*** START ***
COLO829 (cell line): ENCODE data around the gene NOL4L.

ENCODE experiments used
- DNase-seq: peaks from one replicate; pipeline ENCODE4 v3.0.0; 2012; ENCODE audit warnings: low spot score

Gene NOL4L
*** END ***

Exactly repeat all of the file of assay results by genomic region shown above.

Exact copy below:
COLO829 (cell line): ENCODE data around the gene NOL4L.

ENCODE experiments used
- DNase-seq: peaks from one replicate; pipeline ENCODE4 v3.0.0; 2012; ENCODE audit warnings: low spot score

Gene NOL4L